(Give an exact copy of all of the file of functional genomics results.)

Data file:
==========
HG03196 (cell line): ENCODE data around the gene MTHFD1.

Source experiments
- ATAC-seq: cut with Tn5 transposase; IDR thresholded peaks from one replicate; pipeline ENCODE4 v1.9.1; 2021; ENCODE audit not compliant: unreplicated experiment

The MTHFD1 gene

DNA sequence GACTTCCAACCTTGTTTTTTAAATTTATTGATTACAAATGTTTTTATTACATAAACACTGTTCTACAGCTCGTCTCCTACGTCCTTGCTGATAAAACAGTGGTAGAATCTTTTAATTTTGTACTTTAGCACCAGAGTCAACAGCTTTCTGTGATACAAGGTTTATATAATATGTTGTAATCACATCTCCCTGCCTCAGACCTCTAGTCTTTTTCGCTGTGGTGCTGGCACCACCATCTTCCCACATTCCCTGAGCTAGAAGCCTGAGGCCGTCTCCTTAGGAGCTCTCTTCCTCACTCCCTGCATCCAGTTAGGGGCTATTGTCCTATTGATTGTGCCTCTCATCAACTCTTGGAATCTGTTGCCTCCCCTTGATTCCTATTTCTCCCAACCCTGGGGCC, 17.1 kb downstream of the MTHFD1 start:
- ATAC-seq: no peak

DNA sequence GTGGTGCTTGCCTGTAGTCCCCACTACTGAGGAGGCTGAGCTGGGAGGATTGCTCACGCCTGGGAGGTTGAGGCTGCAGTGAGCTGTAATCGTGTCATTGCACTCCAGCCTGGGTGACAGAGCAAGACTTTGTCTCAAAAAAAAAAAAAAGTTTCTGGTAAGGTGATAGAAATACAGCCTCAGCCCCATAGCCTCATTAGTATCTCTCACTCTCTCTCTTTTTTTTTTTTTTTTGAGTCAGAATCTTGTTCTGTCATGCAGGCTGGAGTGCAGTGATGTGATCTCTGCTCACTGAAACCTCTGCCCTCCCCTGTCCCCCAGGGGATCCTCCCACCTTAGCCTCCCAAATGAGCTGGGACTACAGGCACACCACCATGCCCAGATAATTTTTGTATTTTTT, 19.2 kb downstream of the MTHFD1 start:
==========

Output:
HG03196 (cell line): ENCODE data around the gene MTHFD1.

Source experiments
- ATAC-seq: cut with Tn5 transposase; IDR thresholded peaks from one replicate; pipeline ENCODE4 v1.9.1; 2021; ENCODE audit not compliant: unreplicated experiment

The MTHFD1 gene

DNA sequence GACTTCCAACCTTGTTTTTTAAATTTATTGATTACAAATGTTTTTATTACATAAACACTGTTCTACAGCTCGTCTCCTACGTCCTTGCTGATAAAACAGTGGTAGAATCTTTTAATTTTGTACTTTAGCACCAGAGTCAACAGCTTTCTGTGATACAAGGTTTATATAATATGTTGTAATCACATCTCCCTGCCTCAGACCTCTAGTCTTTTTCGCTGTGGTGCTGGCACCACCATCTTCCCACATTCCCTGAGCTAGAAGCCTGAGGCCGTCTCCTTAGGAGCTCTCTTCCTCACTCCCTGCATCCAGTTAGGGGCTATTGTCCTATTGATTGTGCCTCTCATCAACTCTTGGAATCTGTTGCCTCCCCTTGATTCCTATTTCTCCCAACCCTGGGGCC, 17.1 kb downstream of the MTHFD1 start:
- ATAC-seq: no peak

DNA sequence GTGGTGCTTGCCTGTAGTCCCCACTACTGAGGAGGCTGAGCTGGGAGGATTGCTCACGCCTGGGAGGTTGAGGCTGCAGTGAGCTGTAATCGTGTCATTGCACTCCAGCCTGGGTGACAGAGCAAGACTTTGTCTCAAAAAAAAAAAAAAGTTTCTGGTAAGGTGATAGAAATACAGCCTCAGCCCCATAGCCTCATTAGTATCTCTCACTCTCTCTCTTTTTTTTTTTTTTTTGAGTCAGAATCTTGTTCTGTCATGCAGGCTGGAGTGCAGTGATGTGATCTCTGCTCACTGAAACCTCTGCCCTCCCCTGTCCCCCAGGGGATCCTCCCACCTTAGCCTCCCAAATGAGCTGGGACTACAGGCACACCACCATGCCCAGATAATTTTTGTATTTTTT, 19.2 kb downstream of the MTHFD1 start: